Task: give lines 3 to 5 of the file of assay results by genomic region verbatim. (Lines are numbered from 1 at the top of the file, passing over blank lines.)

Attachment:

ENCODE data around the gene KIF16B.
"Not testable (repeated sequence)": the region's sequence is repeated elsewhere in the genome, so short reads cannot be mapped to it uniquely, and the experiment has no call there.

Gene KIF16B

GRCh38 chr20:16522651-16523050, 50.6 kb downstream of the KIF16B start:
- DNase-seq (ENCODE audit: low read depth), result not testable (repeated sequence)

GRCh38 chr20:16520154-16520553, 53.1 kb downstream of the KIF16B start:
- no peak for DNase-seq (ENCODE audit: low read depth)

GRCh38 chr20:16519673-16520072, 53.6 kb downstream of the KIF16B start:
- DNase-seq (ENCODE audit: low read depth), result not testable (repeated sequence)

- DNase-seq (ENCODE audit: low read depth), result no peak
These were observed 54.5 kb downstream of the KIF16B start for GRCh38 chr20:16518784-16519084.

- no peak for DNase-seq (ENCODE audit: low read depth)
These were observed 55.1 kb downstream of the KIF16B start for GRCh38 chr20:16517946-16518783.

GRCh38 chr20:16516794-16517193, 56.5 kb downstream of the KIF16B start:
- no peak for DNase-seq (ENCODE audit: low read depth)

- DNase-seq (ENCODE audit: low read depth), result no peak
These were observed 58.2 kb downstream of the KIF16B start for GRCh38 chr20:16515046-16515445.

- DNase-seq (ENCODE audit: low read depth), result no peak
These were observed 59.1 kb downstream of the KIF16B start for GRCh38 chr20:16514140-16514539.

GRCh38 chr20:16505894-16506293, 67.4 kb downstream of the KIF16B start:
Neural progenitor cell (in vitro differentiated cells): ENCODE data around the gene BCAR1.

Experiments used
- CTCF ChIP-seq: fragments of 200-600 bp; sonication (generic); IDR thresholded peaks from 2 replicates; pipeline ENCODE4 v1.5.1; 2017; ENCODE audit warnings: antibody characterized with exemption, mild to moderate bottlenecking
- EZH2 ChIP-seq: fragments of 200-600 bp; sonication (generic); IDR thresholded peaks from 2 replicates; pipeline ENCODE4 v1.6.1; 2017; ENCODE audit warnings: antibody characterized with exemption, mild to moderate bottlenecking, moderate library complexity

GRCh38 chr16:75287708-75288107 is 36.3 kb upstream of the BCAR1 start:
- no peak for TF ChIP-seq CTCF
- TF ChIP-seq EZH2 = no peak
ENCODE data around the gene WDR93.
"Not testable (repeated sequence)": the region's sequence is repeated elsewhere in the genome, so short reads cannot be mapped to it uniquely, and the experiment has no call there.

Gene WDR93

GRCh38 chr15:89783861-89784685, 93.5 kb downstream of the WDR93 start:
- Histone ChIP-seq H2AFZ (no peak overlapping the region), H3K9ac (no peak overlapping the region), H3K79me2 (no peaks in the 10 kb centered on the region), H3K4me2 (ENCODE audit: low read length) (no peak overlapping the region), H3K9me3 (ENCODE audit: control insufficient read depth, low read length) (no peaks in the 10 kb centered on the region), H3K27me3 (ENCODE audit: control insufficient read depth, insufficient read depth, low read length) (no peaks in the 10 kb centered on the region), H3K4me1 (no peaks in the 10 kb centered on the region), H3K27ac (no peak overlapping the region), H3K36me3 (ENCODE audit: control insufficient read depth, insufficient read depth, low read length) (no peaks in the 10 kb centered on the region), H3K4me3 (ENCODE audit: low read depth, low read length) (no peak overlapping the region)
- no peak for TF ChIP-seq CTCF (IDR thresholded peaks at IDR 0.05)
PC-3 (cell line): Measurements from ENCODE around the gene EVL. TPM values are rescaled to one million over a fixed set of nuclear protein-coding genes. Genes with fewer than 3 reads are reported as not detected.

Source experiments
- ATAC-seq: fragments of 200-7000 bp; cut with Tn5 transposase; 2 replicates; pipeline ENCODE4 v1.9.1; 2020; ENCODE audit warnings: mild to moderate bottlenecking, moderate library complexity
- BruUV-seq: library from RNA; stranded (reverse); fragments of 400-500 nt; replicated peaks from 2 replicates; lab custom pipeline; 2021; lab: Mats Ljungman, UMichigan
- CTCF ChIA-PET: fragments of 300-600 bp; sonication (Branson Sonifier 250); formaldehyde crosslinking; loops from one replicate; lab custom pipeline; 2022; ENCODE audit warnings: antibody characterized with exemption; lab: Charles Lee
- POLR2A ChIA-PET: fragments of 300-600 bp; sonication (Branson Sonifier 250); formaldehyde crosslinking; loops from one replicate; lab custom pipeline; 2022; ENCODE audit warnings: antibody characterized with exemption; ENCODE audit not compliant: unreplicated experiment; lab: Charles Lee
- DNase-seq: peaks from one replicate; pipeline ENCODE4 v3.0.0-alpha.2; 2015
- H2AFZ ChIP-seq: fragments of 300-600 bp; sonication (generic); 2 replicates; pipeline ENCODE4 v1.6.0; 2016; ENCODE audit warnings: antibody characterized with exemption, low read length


Gene KIF16B

GRCh38 chr20:16522651-16523050, 50.6 kb downstream of the KIF16B start:
- DNase-seq (ENCODE audit: low read depth), result not testable (repeated sequence)